Unlikely. That was probably someone trying to login with a misspelled email address. So long as you have 2FA enabled you have very little to worry about.
  10. Bhatu macrumors regular


    Apr 1, 2013
    Bitcoin is still alive? o_O
    They could have just ask for payment in form of ApplePay instead. :p
  11. Jacquesvw macrumors regular

    Sep 12, 2012
    $150k for 627M accounts is cheap, I'm sure if they really had the login details for that many accounts some intelligence agency would gladly pay for the data.
  12. solipsism macrumors 6502a


    Jan 13, 2008
    And once you get fully setup with unique passwords in a password manager and are comfortable with its usage, then you can start to systematically change your answers to recovery questions to random characters or dash-separated words, as well as birthdays and other account details to random values because that data is now secure and the biggest threat you have to your own identity will come from an internet-facing account.
  13. mejsric macrumors 6502a


    Mar 28, 2013
    Wake me up when someone is successfully login your account.
  14. ulyssesric macrumors regular


    Oct 7, 2006
    Typical hater. Blame Apple first for whatever they have or haven't done then disappear from the thread.
  15. wjw0111 macrumors member

    Aug 15, 2016
    Exactly - 2 factor is key here and everyone should be using it these days. Makes these idiot "hackers" impotent to do anything at all.
  16. jlo1158 macrumors member


    Sep 5, 2014
    West County

    "There have not been any breaches in any of Apple's systems including iCloud and Apple ID," the spokesperson said. "The alleged list of email addresses and passwords appears to have been obtained from previously compromised third-party services."

    Sounds to me like they're blaming others.
  17. Shlooky, Mar 22, 2017
    Last edited: Mar 22, 2017

    Shlooky macrumors regular

    May 31, 2012
    It appears there may be some truth to this, I got a request recently from someone in Montreal trying to access my account.
    The moment I saw this, I immediately changed my password.
    Naturally I had dual factor authentication and they never sent another request since.

  18. wjw0111 macrumors member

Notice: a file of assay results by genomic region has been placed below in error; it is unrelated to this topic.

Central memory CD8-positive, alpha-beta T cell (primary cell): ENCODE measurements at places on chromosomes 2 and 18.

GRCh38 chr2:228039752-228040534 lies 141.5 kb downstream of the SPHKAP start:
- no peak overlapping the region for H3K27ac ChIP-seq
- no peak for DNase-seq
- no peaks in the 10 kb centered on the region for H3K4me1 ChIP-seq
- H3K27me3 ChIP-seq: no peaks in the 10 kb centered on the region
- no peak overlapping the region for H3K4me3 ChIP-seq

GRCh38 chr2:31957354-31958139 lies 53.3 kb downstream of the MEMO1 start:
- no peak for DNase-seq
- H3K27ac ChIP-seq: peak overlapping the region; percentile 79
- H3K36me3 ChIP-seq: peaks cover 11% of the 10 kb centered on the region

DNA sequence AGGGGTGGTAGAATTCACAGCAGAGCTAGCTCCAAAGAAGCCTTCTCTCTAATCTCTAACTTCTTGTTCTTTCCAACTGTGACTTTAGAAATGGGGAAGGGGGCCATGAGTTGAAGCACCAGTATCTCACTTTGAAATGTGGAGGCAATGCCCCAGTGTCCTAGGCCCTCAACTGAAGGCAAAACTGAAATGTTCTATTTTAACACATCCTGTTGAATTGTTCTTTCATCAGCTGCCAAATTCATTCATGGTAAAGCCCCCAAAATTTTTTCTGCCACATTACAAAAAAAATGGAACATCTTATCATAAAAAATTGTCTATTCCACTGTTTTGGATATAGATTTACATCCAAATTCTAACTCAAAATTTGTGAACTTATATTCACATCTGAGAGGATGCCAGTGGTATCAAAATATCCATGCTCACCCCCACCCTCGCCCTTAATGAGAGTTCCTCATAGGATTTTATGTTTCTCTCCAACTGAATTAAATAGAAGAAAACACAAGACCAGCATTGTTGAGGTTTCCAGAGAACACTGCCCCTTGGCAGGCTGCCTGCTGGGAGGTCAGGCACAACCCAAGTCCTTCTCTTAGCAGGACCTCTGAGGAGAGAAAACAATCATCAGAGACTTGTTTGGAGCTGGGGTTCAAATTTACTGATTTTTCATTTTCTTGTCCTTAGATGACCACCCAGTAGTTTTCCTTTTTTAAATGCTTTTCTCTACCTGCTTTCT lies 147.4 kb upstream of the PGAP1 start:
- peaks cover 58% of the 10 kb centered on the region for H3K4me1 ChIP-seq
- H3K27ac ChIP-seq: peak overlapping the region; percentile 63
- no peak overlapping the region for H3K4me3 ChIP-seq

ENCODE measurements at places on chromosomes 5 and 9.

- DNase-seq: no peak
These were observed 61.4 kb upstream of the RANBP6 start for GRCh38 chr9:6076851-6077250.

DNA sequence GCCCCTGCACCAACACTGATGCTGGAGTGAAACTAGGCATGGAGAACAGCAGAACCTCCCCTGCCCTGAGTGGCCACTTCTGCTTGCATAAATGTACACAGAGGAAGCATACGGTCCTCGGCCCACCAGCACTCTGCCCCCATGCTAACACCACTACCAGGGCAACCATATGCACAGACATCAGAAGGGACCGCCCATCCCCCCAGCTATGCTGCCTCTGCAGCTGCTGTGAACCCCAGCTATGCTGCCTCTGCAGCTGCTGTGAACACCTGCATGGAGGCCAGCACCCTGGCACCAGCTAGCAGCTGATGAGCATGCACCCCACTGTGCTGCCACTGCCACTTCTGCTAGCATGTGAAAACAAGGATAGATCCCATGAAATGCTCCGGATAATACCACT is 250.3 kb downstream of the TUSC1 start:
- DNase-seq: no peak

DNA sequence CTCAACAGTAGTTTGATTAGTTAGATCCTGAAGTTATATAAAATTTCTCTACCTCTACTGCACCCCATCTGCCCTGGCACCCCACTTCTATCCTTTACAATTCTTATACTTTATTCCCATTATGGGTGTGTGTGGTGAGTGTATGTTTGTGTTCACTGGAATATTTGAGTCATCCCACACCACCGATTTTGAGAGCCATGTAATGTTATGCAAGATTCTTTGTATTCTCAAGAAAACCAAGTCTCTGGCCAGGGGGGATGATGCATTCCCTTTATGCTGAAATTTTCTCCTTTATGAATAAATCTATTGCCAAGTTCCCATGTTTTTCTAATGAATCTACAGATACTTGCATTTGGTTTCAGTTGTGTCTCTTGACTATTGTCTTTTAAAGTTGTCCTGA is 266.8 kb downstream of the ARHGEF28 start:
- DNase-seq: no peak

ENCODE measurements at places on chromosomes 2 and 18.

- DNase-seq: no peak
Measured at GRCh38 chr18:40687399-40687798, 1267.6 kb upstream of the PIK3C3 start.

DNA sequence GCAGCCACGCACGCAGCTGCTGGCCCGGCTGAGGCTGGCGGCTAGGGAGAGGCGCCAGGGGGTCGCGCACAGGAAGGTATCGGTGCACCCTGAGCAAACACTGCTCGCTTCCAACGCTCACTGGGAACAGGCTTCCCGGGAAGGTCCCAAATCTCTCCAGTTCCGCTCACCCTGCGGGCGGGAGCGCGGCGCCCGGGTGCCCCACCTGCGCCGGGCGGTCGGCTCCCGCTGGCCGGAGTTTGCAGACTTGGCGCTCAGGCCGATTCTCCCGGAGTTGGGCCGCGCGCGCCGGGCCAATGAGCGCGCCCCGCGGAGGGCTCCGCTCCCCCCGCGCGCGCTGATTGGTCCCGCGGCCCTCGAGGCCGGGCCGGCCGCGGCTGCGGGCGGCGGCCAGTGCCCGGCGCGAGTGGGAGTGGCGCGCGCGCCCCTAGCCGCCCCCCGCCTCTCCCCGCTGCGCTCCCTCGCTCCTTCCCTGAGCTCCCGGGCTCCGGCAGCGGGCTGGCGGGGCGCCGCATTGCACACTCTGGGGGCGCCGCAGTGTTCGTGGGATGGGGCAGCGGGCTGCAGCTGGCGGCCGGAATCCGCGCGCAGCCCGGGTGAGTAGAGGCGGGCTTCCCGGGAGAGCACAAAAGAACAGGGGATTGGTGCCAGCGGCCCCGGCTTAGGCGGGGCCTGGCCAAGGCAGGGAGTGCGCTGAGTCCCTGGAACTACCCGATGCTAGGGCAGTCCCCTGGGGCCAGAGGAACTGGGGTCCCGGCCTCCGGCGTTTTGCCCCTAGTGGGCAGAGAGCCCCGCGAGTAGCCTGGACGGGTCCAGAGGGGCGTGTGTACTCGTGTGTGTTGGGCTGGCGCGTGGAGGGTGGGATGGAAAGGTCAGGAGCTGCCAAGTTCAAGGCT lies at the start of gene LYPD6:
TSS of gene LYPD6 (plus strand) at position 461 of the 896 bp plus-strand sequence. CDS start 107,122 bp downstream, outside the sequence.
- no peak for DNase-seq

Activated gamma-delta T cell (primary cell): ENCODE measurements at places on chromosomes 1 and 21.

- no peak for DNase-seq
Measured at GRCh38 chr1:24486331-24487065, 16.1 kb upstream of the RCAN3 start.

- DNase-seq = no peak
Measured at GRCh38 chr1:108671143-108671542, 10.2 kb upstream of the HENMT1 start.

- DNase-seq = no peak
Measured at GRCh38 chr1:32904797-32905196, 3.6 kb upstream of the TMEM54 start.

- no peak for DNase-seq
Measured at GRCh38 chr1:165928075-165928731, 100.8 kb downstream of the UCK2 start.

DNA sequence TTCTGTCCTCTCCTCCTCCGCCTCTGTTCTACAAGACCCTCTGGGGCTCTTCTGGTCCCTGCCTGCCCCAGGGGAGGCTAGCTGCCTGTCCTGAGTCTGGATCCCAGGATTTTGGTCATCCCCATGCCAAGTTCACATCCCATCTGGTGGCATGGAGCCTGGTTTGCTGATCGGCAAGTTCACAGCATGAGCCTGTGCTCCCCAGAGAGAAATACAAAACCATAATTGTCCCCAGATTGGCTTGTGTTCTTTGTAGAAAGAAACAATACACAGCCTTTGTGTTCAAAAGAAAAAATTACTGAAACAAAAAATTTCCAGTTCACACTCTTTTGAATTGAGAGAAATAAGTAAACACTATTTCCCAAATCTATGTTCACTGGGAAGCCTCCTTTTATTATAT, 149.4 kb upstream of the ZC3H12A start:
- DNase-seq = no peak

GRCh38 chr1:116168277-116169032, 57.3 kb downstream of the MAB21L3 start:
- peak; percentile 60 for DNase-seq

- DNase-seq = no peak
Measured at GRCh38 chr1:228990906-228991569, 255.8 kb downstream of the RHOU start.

Aug 15, 2016
    Well, it's not really "blame". It's just assuring that their systems have not been compromised.

    There's not a lot they can do if someone creates an account with Apple, and an account with a third-party using the same username and password. The third-party gets hacked and then the username and password are exposed.

    How exactly is Apple supposed to protect against that sort of attack? 2 factor authentication? Oh right... they already have that available...
  19. Nermal Moderator


    Staff Member

    Dec 7, 2002
    New Zealand
    Apple's geolocation seems to be really unreliable - when I log in legitimately, it tells me that someone's tried to log in from a completely different part of the country.
  20. pdaholic macrumors 65816


    Jun 22, 2011
  21. Relentless Power macrumors Core

    Relentless Power

    Jul 12, 2016
    Good to hear Apple confirmed no personal informational was breached over this.
  22. iGeek2014 macrumors 68000

    Jun 29, 2014
    === Nowheresville ===
    Same here.

    Always tells me it's been accessed from London (when I'm using 2FA) even though I'm in the middle of the UK.
  23. Lillith Phantomhive macrumors newbie

    Lillith Phantomhive

    Mar 22, 2017
    I live in Sac and I got spoofed.
  24. dampfnudel macrumors 68030

    Aug 14, 2010
    Brooklyn, NY
    I've used 2 factor for a while now and not just Apple. I tried to recommend it to a few people I know, but some of them told me it's too much trouble. Some people have to learn a lesson.
  25. Aleco macrumors regular

    Aug 7, 2009
    Would explain this phishing attempt... But I'm not trying to deal with this, I turned on two-factor earlier today.